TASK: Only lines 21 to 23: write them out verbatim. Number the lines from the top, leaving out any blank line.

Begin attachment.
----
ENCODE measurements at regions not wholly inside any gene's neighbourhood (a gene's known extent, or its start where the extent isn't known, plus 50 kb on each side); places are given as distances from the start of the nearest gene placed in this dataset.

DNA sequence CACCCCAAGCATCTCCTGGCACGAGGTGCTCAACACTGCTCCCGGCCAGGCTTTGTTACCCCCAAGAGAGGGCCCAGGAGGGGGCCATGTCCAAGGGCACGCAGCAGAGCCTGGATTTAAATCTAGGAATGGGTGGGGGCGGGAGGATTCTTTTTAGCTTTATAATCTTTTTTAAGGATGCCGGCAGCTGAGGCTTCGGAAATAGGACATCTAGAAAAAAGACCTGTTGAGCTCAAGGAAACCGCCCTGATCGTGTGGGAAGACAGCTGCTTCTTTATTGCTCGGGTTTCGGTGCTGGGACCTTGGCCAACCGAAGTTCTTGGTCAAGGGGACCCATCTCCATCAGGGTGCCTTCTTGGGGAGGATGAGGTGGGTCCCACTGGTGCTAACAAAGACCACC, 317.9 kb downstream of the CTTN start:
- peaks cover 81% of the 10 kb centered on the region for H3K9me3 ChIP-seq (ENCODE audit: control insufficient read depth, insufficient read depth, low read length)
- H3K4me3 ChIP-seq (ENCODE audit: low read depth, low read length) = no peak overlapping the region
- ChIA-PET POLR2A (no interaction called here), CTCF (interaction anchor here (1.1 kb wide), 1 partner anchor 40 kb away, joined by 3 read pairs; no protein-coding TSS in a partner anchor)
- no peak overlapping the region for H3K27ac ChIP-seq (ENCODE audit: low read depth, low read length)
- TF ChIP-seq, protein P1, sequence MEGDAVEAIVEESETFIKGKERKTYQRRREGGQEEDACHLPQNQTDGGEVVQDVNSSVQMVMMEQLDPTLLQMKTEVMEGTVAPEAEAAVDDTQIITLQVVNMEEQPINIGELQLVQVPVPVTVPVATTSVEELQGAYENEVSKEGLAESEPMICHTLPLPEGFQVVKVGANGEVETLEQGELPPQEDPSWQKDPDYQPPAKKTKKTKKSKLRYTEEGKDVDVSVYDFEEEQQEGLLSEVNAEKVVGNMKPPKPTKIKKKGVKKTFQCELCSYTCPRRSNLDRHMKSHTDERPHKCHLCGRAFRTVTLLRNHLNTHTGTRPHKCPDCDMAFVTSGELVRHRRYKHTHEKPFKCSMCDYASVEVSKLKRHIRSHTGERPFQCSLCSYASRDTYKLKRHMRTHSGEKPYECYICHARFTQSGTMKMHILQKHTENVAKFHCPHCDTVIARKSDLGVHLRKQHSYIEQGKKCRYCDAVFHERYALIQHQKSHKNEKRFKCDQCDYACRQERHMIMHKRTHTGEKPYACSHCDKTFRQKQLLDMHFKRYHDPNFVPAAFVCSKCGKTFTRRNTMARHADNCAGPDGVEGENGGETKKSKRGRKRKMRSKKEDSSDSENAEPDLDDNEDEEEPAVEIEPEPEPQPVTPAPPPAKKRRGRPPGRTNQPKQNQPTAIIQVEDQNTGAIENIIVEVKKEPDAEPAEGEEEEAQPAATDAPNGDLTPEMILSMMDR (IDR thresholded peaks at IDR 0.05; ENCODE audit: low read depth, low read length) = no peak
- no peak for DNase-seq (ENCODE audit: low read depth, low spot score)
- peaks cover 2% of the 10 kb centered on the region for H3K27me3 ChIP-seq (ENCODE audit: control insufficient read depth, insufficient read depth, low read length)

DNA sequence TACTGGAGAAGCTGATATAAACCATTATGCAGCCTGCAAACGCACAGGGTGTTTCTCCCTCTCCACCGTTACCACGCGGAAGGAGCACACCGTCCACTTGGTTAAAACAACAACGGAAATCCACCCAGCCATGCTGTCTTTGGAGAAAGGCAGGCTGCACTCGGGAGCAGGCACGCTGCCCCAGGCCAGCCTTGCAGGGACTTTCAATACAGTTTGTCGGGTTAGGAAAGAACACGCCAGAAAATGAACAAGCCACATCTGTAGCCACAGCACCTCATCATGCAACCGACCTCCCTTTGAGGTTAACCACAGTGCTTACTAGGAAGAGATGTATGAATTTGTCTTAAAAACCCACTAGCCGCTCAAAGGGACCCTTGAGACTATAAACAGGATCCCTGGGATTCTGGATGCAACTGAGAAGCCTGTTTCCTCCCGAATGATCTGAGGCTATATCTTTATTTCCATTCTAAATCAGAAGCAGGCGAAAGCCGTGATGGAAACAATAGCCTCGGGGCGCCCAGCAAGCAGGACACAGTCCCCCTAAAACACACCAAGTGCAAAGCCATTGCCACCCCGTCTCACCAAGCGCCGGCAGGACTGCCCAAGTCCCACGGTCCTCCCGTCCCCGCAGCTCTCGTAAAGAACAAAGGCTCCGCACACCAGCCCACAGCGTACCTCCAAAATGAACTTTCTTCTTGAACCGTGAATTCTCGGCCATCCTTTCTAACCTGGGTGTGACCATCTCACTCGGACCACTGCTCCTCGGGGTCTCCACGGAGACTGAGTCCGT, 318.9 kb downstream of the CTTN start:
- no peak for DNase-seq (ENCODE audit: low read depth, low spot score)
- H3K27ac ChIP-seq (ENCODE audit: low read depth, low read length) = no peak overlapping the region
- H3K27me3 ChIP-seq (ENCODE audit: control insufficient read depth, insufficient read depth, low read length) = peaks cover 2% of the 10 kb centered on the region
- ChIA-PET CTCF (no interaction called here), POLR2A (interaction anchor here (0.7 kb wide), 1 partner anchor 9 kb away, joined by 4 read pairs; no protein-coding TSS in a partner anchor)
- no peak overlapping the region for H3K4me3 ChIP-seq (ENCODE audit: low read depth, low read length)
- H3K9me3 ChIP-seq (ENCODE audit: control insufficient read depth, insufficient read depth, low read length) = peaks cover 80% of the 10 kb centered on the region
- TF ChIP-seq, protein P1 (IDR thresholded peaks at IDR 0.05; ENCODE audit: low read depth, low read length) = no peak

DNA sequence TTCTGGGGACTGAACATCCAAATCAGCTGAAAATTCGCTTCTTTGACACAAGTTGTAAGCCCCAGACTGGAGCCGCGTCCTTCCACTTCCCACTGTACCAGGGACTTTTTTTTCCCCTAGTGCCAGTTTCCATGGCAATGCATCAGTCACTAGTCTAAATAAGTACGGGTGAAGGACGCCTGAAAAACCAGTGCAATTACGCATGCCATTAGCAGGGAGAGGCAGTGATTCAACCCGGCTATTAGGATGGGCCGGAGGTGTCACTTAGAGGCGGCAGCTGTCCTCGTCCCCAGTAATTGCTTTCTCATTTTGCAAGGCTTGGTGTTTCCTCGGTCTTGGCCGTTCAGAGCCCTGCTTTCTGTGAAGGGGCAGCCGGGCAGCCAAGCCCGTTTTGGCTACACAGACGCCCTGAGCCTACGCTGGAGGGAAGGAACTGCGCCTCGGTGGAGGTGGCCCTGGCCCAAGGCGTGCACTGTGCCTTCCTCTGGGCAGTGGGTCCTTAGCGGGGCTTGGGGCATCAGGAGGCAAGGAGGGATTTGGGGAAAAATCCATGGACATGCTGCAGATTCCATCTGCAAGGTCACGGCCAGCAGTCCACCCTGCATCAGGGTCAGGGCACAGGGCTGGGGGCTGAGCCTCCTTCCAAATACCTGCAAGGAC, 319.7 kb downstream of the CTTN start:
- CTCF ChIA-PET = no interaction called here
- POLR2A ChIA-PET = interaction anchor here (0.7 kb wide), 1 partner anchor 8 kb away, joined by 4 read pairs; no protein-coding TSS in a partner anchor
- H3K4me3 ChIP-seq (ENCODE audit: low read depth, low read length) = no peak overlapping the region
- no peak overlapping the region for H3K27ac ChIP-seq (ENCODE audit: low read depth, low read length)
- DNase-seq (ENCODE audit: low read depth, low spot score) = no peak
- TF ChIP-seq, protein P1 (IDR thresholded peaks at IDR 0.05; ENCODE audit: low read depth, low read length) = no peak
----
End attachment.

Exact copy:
- H3K4me3 ChIP-seq (ENCODE audit: low read depth, low read length) = no peak overlapping the region
- no peak overlapping the region for H3K27ac ChIP-seq (ENCODE audit: low read depth, low read length)
- DNase-seq (ENCODE audit: low read depth, low spot score) = no peak